This week I broke, well bent, my rules. Usually I pick up only the freshest, tastiest New York seasonal produce to use as a base for the menu for the week. But sometimes you just get into your head that you want to try putting something together. This week I had watched a programme on the great British pear, and I have a hankering to use one in a savoury dish…
Don’t get me wrong, the pears I bought are perfectly fine. They won’t win any beauty contests, but you can successfully overwinter pears for up to about ten months. I had to root around for some good enough specimens, and found a couple that will suit my needs; I’ll post more about the menu tomorrow.
On the fish front, Whiting was the catch of the day. A wonderful, under utilized fish that’s cod-like but sustainable. A couple of fish for less than the cost of a subway ride, these will be delicious fried or roast, stuffed with some ginger and garlic. One day I will get my mackerel, although this is starting to become a running joke between me and the fishmonger.
At Lani’s farm stand this week there are three irresistible trays of edible flowers. Bright yellow tatsoi flowers, tiny white Korean watercress flowers and orchid-like arugula flowers all vie for attention. Get a few and use them to give some interest to a salad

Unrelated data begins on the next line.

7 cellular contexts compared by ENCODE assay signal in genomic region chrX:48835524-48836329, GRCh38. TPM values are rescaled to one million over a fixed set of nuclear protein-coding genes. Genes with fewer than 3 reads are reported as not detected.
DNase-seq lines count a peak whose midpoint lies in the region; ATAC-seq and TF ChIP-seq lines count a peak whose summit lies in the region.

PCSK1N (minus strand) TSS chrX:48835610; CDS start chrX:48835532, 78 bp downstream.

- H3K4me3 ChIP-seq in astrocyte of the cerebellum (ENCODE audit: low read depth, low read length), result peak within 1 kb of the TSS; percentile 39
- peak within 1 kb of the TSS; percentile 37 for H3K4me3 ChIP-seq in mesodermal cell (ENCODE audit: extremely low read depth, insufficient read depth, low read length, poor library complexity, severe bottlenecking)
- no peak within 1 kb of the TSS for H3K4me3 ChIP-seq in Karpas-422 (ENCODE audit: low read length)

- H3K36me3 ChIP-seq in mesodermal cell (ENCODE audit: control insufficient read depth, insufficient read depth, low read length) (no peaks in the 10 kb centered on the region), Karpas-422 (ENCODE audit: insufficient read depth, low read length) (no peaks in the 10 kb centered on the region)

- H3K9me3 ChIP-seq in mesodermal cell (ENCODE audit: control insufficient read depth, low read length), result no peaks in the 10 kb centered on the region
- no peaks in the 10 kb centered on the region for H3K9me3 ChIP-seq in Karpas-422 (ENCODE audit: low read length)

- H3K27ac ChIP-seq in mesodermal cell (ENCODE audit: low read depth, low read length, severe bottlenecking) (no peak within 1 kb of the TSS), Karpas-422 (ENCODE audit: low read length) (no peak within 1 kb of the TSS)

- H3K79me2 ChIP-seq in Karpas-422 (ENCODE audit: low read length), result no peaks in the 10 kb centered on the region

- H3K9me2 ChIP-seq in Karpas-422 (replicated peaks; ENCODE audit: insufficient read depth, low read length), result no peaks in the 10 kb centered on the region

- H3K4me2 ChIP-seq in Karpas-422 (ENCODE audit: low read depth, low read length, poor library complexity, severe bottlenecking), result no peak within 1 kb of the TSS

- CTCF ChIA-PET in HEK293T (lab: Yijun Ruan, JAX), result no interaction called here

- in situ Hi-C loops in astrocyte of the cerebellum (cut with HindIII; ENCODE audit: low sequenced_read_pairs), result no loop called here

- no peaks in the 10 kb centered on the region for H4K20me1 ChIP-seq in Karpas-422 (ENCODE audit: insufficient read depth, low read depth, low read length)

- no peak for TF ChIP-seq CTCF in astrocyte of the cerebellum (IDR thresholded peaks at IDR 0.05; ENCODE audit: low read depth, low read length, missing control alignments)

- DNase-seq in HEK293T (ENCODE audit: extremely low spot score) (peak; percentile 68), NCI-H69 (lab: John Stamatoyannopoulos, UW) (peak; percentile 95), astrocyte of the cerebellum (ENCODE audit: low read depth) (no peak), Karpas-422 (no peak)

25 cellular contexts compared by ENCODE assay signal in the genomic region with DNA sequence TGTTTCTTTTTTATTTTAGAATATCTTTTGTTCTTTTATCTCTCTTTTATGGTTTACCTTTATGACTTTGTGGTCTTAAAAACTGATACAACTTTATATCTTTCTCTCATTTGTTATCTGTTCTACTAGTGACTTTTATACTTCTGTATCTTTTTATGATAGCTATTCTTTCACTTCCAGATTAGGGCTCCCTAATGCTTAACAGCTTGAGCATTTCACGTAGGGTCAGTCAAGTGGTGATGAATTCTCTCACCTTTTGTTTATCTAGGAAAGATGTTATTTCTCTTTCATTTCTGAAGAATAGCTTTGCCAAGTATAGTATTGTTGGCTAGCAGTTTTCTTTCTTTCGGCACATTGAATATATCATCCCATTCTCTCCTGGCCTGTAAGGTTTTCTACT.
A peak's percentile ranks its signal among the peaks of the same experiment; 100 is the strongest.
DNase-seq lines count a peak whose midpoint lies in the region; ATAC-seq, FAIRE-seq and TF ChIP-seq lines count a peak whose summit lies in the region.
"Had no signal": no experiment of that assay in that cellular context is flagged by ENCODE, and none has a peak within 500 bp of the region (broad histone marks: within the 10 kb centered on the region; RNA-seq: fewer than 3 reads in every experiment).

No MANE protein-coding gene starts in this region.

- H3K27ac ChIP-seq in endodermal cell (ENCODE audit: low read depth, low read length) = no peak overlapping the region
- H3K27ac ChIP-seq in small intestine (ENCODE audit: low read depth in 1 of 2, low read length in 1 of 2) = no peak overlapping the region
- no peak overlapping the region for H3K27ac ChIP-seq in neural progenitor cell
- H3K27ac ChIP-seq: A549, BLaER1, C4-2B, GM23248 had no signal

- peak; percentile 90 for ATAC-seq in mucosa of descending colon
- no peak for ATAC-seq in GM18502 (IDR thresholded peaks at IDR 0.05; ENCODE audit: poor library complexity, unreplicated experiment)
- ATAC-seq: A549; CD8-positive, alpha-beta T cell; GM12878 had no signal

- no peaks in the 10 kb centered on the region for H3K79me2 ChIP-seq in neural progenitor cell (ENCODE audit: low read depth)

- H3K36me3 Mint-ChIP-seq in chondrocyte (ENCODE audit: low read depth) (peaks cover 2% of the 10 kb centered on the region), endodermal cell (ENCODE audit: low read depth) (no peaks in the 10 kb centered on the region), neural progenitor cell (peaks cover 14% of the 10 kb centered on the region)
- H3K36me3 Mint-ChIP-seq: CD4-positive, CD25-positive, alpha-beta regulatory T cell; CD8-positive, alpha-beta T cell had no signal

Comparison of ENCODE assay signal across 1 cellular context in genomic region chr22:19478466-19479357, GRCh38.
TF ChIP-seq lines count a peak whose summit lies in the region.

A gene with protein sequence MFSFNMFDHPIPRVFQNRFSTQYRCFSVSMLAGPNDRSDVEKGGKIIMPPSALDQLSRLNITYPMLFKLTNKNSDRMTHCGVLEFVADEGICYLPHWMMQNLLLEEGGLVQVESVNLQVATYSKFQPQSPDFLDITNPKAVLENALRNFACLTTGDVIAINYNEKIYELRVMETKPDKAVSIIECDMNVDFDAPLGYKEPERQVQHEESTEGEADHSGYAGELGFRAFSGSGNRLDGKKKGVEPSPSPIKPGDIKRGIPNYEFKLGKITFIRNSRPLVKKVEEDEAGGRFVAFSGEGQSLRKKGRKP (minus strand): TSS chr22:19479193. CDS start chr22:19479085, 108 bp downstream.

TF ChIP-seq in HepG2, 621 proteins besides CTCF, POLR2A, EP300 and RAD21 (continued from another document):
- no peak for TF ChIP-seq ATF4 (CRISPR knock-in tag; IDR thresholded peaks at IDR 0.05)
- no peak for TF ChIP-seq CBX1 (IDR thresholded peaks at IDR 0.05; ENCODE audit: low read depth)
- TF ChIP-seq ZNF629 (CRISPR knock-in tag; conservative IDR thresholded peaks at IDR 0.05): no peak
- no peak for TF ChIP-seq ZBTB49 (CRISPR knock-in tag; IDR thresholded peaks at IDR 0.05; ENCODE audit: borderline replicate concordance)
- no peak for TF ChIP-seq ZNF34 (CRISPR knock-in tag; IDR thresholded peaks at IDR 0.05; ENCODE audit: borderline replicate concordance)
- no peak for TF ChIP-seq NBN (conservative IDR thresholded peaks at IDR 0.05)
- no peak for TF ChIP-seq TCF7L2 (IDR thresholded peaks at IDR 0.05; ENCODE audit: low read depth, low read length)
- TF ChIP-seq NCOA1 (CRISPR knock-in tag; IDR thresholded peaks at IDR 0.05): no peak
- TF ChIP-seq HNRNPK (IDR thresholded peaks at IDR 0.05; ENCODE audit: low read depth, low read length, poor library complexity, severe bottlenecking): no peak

By special request from a reader I bought mushrooms. I had been meaning to use mushrooms for the last few weeks but they kept getting edged out by the greens as I’d been craving them all winter. But given the request, it was a good reason to get all fungal. There were some amazing looking yellow oyster mushrooms from Two Guys From Woodbridge which I think I’ll save for something rather special in a few weeks. This week I picked up these regular, but still wonderful looking oyster mushrooms from Bulich Mushroom Farm. Half the price and the flavour will be great.
Last, but certainly not least is the meat. Looking like a chicken leg, but with tell-tale corn-fed bright yellow fat, these birds are what I have in mind for pairing with the pair in a rich, meaty, fruity braise. It’s from Quattro’s Game Farm, the people who sold me the different eggs for last week’s comparison. We talked about the results of that and the farmer agreed, although he suggested that pheasant egg shell may be difficult to peel on a boiled egg. The Gentleman Grocer shall investigate soon!
So there it is, another week, another great haul of New York seasonal produce Union Square Greenmarket. I can feel a risotto, a braise, a gratin and perhaps a fish fry coming on. Come back tomorrow to check out the menu!